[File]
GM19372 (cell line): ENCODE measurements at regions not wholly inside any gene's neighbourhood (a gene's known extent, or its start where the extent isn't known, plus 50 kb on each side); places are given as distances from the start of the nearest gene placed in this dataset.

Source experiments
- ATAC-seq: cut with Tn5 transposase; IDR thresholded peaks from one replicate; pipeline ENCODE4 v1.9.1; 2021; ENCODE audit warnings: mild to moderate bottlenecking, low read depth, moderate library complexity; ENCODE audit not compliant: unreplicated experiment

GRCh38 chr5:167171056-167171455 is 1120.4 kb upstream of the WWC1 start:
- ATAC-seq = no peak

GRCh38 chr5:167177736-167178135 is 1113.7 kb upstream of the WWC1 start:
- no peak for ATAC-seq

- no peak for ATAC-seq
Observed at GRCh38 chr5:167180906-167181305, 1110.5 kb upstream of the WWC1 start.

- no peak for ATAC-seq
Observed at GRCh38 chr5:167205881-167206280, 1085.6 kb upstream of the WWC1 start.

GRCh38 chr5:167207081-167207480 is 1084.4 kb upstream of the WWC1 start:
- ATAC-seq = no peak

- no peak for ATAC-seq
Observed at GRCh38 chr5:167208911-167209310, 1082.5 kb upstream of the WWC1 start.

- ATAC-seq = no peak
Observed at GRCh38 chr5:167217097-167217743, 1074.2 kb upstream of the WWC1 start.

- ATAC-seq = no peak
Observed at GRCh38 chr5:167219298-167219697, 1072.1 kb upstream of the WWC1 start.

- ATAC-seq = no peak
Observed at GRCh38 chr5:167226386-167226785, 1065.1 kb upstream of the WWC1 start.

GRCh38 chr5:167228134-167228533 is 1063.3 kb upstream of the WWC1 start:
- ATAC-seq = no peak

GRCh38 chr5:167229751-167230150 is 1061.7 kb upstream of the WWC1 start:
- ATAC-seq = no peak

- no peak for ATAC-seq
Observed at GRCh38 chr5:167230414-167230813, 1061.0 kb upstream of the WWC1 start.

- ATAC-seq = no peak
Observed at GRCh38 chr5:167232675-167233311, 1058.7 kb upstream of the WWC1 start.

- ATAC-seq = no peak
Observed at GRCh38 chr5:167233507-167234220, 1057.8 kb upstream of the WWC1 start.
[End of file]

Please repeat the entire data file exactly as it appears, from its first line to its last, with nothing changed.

GM19372 (cell line): ENCODE measurements at regions not wholly inside any gene's neighbourhood (a gene's known extent, or its start where the extent isn't known, plus 50 kb on each side); places are given as distances from the start of the nearest gene placed in this dataset.

Source experiments
- ATAC-seq: cut with Tn5 transposase; IDR thresholded peaks from one replicate; pipeline ENCODE4 v1.9.1; 2021; ENCODE audit warnings: mild to moderate bottlenecking, low read depth, moderate library complexity; ENCODE audit not compliant: unreplicated experiment

GRCh38 chr5:167171056-167171455 is 1120.4 kb upstream of the WWC1 start:
- ATAC-seq = no peak

GRCh38 chr5:167177736-167178135 is 1113.7 kb upstream of the WWC1 start:
- no peak for ATAC-seq

- no peak for ATAC-seq
Observed at GRCh38 chr5:167180906-167181305, 1110.5 kb upstream of the WWC1 start.

- no peak for ATAC-seq
Observed at GRCh38 chr5:167205881-167206280, 1085.6 kb upstream of the WWC1 start.

GRCh38 chr5:167207081-167207480 is 1084.4 kb upstream of the WWC1 start:
- ATAC-seq = no peak

- no peak for ATAC-seq
Observed at GRCh38 chr5:167208911-167209310, 1082.5 kb upstream of the WWC1 start.

- ATAC-seq = no peak
Observed at GRCh38 chr5:167217097-167217743, 1074.2 kb upstream of the WWC1 start.

- ATAC-seq = no peak
Observed at GRCh38 chr5:167219298-167219697, 1072.1 kb upstream of the WWC1 start.

- ATAC-seq = no peak
Observed at GRCh38 chr5:167226386-167226785, 1065.1 kb upstream of the WWC1 start.

GRCh38 chr5:167228134-167228533 is 1063.3 kb upstream of the WWC1 start:
- ATAC-seq = no peak

GRCh38 chr5:167229751-167230150 is 1061.7 kb upstream of the WWC1 start:
- ATAC-seq = no peak

- no peak for ATAC-seq
Observed at GRCh38 chr5:167230414-167230813, 1061.0 kb upstream of the WWC1 start.

- ATAC-seq = no peak
Observed at GRCh38 chr5:167232675-167233311, 1058.7 kb upstream of the WWC1 start.

- ATAC-seq = no peak
Observed at GRCh38 chr5:167233507-167234220, 1057.8 kb upstream of the WWC1 start.